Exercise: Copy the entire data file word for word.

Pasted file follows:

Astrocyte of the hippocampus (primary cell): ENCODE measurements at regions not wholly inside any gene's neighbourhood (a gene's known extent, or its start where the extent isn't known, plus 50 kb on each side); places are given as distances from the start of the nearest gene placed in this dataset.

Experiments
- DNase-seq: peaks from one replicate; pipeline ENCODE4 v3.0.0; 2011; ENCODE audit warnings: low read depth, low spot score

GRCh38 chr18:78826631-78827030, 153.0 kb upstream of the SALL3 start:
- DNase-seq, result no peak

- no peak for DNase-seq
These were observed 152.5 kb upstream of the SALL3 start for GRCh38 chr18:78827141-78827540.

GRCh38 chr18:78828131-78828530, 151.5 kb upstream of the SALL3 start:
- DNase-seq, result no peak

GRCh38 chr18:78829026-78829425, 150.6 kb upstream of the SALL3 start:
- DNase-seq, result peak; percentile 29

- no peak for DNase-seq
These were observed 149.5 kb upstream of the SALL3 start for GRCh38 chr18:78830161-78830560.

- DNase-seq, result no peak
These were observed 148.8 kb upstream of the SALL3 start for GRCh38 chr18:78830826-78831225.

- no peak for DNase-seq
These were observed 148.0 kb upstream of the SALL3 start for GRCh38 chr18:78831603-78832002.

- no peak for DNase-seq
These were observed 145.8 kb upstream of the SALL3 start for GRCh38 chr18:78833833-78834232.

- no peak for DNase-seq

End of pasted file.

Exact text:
Astrocyte of the hippocampus (primary cell): ENCODE measurements at regions not wholly inside any gene's neighbourhood (a gene's known extent, or its start where the extent isn't known, plus 50 kb on each side); places are given as distances from the start of the nearest gene placed in this dataset.

Experiments
- DNase-seq: peaks from one replicate; pipeline ENCODE4 v3.0.0; 2011; ENCODE audit warnings: low read depth, low spot score

GRCh38 chr18:78826631-78827030, 153.0 kb upstream of the SALL3 start:
- DNase-seq, result no peak

- no peak for DNase-seq
These were observed 152.5 kb upstream of the SALL3 start for GRCh38 chr18:78827141-78827540.

GRCh38 chr18:78828131-78828530, 151.5 kb upstream of the SALL3 start:
- DNase-seq, result no peak

GRCh38 chr18:78829026-78829425, 150.6 kb upstream of the SALL3 start:
- DNase-seq, result peak; percentile 29

- no peak for DNase-seq
These were observed 149.5 kb upstream of the SALL3 start for GRCh38 chr18:78830161-78830560.

- DNase-seq, result no peak
These were observed 148.8 kb upstream of the SALL3 start for GRCh38 chr18:78830826-78831225.

- no peak for DNase-seq
These were observed 148.0 kb upstream of the SALL3 start for GRCh38 chr18:78831603-78832002.

- no peak for DNase-seq
These were observed 145.8 kb upstream of the SALL3 start for GRCh38 chr18:78833833-78834232.

- no peak for DNase-seq